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Up-regulation of Angiogenic Factor Expression in Hypoxia-Treated Mouse Lung Demonstrated By DNA Array Technique*

Dechun Li, MD, PhD; Xingwu Teng, MD, PhD; Roger A. Johns, MD
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*From the Department of Anesthesiology and Critical Care Medicine, Johns Hopkins University School of Medicine, Baltimore, MD.

Correspondence to: Roger A. Johns, MD, Department of Anesthesiology and Critical Care Medicine, Johns Hopkins University School of Medicine, 600 N Wolfe St, Blalock 1415, Baltimore, MD 21287-4965



Chest. 2002;121(3_suppl):78S. doi:10.1378/chest.121.3_suppl.78S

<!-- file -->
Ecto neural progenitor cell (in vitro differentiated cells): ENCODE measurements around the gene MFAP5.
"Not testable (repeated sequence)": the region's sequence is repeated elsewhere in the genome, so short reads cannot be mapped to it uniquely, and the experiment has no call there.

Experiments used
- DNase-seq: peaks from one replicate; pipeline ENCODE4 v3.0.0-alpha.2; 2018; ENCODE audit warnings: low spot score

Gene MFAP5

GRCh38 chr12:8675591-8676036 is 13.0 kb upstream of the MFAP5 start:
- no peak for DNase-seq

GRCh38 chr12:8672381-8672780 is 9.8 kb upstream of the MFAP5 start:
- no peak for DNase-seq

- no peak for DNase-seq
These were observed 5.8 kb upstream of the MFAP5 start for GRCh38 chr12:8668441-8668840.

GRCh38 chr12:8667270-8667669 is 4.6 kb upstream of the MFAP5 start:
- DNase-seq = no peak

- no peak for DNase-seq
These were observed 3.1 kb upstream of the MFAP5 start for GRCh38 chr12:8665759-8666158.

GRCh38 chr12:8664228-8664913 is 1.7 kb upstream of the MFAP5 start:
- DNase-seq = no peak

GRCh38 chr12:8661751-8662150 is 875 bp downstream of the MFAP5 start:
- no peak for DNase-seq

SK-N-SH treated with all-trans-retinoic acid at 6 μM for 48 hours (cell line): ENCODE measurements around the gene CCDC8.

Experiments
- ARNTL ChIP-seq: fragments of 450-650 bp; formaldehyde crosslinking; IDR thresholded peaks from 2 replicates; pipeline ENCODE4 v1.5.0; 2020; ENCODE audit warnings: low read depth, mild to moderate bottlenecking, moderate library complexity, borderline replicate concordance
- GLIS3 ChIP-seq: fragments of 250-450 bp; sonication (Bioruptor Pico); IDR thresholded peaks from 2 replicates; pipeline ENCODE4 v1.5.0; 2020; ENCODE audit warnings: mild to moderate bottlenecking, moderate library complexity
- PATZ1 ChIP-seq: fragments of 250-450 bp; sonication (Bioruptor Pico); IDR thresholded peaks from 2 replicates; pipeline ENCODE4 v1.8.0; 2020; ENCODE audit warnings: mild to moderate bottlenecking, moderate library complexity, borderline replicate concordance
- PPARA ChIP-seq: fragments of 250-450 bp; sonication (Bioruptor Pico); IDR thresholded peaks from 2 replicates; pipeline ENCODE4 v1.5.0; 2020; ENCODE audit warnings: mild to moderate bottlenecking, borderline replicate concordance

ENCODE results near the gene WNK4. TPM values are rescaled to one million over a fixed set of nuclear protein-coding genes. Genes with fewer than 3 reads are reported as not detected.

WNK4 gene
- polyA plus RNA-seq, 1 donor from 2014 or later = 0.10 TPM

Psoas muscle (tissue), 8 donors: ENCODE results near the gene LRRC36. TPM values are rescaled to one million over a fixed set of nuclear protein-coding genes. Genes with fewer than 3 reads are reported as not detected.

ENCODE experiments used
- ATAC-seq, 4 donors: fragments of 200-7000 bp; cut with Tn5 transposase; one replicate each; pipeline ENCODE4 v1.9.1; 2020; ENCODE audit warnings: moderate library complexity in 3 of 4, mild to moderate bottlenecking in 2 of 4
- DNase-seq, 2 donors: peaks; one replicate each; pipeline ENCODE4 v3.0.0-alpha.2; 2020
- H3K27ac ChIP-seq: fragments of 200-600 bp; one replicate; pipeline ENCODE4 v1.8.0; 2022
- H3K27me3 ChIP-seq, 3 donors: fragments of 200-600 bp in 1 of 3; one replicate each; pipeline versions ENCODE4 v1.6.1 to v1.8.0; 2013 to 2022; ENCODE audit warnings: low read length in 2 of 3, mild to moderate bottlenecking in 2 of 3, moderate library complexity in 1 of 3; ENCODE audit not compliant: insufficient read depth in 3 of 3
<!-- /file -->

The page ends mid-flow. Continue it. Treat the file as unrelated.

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Hypoxia can induce pulmonary vasoconstriction and pulmonary hypertension. Increased vascular endothelial cell proliferation and muscularization of the vasculature are the pathologic characteristics of pulmonary vascular remodeling, and it has been demonstrated that this process is mediated by the increased production of angiogenic factors and vasoconstrictors to hypoxia. In this study, adult male mice were exposed to 10% O2 for 4 days, and the cell proliferation of the pulmonary vasculature was determined by proliferating cell nuclear antigen staining. RNAs from the lungs of normoxia-treated and hypoxia-treated mice were extracted, converted into complementary DNA, and labeled with 32P. The labeled complementary DNA probes were hybridized with mouse angiogenesis-1 DNA array membranes. After exposure, the images were scanned (Storm PhosphorImager; Molecular Dynamics; Sunnyvale, CA) and quantitated (ImageQuant; Molecular Dynamics). The results demonstrated that there was a significant increase of proliferating cell nuclear antigen labeling indexes in the hypoxia-treated pulmonary vasculature (p < 0.02 [t test compared to normoxic group]). In addition, hypoxia up-regulated several angiogenic factors, including angiopoietin-2 (1.4-fold increase), platelet-derived growth factor-A (1.5-fold increase), vascular endothelial growth factor-C (2.5-fold increase), and vascular endothelial growth factor-D (1.8-fold increase compared to normoxia-treated animals). These results indicate that hypoxia-induced cell proliferation in the pulmonary vasculature may be a consequence of the altered expression of angiogenic factors. The increased level of angiogenic factors due to hypoxia may play important roles in the control and mediation of the proliferation of vascular endothelial cells and smooth muscle cells. An understanding of the angiogenic factor gene expression profile may lead to a way to find new methods for the prevention and treatment of hypoxia-induced pulmonary hypertension.

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